A Nelson farm owned by the same family for 171 years is still going strong - and that's despite the slump in dairy prices.
The Raine family have owned Oaklands farm since 1844 and began milking cows there in the 1930s, but they reckon weather and urban growth are bigger threats to its future. They have become the oldest family in New Zealand to receive a Century Farms Award, which recognises families who have worked the same land for a century or more.
The farm is now run by Richard's eldest son Julian Raine and his wife Cathy, who live on a neighbouring house on the property. The farm currently milks 200 cows year-round and is run as part of an integrated farm business alongside other farms and horticultural interests in the Nelson region.
Julian Raine said about 20 percent of milk produced was sold direct to the public under the Oaklands farm brand, while the majority went to Fonterra.
Oaklands milk is sold via vending machines at various locations around Nelson, and is also used in a growing number of city cafes.
Richard's eldest daughter Nikki and her husband Jeremy Cooper, who met while he was a young farm hand at Oaklands, recalled simpler times, including when the cows all had names.
"We used to have the most beautiful cow, called Ruru. We sat on her back while she was being milked and when she got old Dad retired her rather than send her to the Works," Nikki said.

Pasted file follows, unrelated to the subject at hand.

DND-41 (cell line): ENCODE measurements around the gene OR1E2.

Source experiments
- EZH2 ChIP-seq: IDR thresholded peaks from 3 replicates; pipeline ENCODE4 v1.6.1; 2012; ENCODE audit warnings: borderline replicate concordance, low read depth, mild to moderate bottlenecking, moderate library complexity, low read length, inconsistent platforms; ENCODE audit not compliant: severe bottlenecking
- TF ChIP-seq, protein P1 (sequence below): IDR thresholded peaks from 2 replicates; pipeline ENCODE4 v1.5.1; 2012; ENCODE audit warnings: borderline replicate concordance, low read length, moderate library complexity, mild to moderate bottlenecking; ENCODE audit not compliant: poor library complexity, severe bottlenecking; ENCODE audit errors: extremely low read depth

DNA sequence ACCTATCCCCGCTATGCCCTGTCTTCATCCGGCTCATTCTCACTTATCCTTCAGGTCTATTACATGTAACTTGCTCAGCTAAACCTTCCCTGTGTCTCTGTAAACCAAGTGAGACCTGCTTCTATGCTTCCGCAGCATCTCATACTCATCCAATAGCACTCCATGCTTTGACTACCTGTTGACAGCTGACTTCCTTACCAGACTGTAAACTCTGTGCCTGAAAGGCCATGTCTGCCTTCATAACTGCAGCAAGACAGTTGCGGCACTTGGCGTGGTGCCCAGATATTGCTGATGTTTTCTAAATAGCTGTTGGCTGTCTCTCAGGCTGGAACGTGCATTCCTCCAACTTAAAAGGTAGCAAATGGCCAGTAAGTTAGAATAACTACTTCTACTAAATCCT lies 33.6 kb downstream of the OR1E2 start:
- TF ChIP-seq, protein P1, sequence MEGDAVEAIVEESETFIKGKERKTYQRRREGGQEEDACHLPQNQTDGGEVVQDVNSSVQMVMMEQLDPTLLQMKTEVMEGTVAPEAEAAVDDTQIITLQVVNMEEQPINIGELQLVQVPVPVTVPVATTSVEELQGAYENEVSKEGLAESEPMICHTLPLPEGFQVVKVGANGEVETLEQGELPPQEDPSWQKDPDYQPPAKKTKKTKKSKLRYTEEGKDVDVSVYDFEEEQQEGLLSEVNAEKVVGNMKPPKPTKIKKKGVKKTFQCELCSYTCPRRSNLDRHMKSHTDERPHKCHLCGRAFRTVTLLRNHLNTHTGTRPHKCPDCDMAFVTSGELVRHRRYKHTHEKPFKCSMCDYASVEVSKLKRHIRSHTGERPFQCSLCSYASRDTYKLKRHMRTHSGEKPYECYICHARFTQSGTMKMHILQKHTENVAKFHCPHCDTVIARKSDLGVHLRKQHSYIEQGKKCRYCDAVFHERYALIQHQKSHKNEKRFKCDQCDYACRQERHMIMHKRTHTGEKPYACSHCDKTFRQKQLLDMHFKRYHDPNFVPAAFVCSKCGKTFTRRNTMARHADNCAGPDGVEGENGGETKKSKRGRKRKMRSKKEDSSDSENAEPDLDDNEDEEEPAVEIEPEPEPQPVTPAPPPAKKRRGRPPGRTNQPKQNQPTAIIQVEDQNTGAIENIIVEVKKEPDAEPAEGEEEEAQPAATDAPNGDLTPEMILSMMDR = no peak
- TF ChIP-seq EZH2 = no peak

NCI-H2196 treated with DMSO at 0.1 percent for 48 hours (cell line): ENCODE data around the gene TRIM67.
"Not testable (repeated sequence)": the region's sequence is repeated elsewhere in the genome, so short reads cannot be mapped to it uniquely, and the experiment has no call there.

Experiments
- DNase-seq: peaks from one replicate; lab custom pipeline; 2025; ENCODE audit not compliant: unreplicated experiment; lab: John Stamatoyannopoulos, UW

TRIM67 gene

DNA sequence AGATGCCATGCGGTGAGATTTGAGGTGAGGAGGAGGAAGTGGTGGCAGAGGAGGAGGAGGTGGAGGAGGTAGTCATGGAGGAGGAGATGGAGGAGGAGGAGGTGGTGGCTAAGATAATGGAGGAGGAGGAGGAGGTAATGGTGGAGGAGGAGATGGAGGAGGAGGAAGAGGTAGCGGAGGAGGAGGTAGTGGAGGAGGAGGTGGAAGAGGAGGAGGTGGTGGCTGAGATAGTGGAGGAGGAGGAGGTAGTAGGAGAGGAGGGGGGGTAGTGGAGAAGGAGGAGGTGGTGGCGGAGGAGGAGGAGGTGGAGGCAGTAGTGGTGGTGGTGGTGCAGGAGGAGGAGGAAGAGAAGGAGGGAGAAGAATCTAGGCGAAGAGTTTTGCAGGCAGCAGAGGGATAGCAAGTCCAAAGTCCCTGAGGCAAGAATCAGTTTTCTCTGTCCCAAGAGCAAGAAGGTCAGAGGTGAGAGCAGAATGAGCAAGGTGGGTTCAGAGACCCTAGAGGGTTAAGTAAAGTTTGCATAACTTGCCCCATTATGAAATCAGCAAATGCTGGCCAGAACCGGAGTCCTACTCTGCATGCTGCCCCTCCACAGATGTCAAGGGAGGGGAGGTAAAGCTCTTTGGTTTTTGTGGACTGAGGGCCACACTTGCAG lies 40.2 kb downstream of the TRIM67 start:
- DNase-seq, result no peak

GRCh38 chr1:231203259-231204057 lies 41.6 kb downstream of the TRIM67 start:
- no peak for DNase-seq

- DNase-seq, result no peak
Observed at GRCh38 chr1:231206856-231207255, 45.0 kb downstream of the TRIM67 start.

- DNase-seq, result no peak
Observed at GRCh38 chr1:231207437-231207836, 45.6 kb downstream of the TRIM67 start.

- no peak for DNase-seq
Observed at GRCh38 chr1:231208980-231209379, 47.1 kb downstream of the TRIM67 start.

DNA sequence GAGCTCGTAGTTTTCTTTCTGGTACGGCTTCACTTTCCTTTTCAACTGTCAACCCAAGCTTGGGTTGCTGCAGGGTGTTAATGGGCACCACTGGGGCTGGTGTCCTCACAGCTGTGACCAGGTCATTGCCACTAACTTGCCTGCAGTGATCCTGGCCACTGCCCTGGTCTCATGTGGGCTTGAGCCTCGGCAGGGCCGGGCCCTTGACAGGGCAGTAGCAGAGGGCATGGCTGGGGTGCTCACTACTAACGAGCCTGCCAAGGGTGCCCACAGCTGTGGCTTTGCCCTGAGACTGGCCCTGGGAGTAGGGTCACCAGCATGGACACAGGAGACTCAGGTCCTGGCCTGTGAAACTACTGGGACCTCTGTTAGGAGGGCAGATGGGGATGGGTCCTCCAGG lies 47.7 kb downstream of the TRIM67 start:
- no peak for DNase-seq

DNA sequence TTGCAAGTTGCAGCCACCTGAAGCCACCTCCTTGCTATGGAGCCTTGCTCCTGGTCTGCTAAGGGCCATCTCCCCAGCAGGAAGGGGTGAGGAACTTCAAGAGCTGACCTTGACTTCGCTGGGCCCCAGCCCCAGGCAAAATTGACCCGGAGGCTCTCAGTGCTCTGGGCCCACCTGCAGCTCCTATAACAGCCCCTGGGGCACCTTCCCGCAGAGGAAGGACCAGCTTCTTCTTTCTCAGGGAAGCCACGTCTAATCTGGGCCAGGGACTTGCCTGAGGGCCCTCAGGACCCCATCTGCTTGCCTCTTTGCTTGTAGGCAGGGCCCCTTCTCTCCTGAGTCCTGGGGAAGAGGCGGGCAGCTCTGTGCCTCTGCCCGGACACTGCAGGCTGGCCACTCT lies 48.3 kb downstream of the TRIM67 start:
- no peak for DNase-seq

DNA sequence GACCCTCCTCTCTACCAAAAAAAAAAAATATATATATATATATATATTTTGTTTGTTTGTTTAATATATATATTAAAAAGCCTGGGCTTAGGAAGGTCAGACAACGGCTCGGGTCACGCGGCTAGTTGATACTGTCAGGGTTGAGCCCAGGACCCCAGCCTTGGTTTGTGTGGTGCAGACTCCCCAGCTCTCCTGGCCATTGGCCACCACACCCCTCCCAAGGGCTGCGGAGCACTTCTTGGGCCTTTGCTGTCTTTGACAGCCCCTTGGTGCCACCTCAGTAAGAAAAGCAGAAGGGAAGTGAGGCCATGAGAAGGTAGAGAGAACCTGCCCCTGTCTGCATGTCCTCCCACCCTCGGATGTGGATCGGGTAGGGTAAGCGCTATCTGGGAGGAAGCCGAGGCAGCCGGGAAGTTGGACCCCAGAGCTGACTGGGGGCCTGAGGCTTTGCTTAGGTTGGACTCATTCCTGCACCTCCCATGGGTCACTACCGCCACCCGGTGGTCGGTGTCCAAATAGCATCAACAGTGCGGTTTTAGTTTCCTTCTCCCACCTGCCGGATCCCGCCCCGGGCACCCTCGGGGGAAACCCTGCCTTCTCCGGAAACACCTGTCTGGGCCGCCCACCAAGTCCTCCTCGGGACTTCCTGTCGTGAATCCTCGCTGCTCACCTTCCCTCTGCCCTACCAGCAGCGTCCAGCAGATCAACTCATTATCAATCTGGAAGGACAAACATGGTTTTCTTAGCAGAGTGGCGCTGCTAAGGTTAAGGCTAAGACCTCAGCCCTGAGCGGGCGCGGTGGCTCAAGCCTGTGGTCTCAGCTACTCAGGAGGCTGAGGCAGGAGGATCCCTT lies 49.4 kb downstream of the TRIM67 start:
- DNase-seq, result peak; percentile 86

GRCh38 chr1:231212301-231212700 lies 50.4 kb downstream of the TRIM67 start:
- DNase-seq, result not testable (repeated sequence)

Oaklands was forged by John Waring Saxton - Richard Raine's ancestor, and has survived wars and depressions, and a list of natural disasters closer to home, including floods and earthquakes.
John Saxton brought the Baltic pine homestead with him in prefabricated form from England in the early 1840s. He originally built it on another site he owned in Nelson before shifting it to Oaklands in 1845. It is the focal point of the farm and park-like gardens which feature large heritage trees, and rows of massive oak trees.
Nikki Cooper said previous generations survived by living frugally, through good and bad times. Her memories growing up there are of riding horses with her sister, friends coming around after school and many family occasions.
"Oaklands became very ingrained in our lives - so much so I never moved far from it," she said.
A more immediate challenge is holding off suburban growth on either side of the farm. The 500 hectare property straddles the boundary of two local authorities, the Nelson and Tasman councils. The farm's green buffer is being squeezed from all sides by suburban sprawl creeping closer to its boundaries.
"We're hanging in there, with houses all around us," Richard Raine said.
However, he is more concerned about the impact of weather on the farm than city growth and shifting dairy prices. In recent years, storm force winds have torn down heritage trees and heavy rains have taken their toll.
Richard, who is now 80, said the extremes had become more frequent, and that he had seen worse weather in the last decade than in his lifetime.
The Raines are determined to keep Oaklands alive, but they said it was going to take some lateral thinking. Two pieces of the farm's front have already been sliced off and used to develop the region's large multi-purpose sports complex, Saxton Field.
For Richard, there is too much tied up in the property to think about what might be, including the input of his wife Jill who has tended the house and 12 acre garden for decades and who is now in special care.
He said the farm was everything to him.